The Film Room: Alistair Overeem vs. Jairzinho Rozenstruik

By Kevin Wilson Dec 6, 2019
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The timeless Alistair Overeem on Saturday will step inside the Octagon for his 65th fight as a professional mixed martial artist when he takes on Jairzinho Rozenstruik in the UFC on ESPN 7 main event at the Capitol One Arena in Washington, D.C. The undefeated Rozenstruik steps up on short notice for just his 10th MMA appearance, but he does have 85 kickboxing bouts under his belt. From what “Bigi Boy” has shown, he could become a real threat in the heavyweight division, while a third consecutive victory might net Overeem his second crack at Ultimate Fighting Championship gold.

The Overeem-Rozenstruik showdown supplies the material for this installment of The Film Room.



Overeem has been fighting for so long that he now finds himself in the third phase of his career. Early on, he relied on athleticism and speed at 205 pounds and made a name for himself during the 2005 Pride Fighting Championships middleweight grand prix. Then the legend of “Ubereem” was born, as he made his full-time heavyweight debut in 2007 and went 12-1-1 over the next four years, with all but one of his wins coming by knockout or submission. Overeem later started to age and the UFC linked arms with the United States Anti-Doping Agency, which forced him to completely overhaul his style and become the patient and tactical fighter we see today. When he was younger, Overeem would stand and trade in the pocket with anybody and was rarely concerned with defense. These days, he puts a major focus on his defensive footwork and ability to outsmart opponents from the outside with his length and two decades of fighting knowledge. The newfound patient and tactical approach allowed him to have a career resurgence, as he has gone 9-4 with six knockouts since adopting this style in 2014.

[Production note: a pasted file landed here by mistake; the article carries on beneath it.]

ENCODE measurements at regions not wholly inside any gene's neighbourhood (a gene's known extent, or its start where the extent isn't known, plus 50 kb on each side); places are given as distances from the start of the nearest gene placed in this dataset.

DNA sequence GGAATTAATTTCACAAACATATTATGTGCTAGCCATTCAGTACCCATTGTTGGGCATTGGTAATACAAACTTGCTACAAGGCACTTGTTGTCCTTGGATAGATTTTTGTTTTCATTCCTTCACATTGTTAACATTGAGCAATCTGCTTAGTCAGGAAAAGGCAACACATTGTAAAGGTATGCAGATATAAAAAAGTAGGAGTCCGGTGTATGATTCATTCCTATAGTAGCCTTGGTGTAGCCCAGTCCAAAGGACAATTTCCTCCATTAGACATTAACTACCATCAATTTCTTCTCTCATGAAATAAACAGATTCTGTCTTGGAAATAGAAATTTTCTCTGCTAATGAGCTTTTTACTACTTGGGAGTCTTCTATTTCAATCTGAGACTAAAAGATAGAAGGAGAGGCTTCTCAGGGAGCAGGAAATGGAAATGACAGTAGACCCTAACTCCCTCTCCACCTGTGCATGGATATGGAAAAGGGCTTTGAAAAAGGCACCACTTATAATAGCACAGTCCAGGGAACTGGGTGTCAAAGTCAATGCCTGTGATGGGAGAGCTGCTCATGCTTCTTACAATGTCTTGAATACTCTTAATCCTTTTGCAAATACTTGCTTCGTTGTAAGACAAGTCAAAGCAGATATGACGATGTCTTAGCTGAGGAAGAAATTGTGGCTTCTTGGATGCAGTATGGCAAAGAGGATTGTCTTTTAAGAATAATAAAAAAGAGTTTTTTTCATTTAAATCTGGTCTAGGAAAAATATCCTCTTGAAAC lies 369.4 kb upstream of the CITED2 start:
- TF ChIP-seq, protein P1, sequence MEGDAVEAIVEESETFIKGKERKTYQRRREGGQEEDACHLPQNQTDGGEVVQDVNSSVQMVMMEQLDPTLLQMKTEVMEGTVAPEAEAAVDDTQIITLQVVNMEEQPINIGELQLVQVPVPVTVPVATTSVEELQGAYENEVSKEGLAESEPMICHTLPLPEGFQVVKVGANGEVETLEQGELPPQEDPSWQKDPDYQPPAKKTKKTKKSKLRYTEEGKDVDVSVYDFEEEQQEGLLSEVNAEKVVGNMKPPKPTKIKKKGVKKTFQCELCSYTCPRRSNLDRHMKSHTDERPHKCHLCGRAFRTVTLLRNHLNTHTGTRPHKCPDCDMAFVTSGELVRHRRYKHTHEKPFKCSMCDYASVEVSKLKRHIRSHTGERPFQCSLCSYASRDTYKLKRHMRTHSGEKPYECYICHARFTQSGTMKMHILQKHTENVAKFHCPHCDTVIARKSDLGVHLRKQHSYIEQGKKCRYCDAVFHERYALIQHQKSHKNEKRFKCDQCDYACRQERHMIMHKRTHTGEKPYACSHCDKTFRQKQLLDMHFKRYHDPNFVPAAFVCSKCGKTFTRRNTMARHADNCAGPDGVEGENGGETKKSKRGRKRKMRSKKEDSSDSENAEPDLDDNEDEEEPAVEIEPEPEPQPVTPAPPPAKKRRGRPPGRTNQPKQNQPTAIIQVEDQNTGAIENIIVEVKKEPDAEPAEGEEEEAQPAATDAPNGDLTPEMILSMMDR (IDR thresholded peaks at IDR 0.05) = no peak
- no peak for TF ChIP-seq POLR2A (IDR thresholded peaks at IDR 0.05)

Overeem was once known for bursting forward with combos and pressing a relentless pace. Now, his leading attacks are much more measured and never account for more than three to four strikes before he resets at a safe distance. Something to notice about the new Overeem: the number of feints he uses. Instead of rushing forward, he now patiently waits for openings and sets traps with his feints and movement.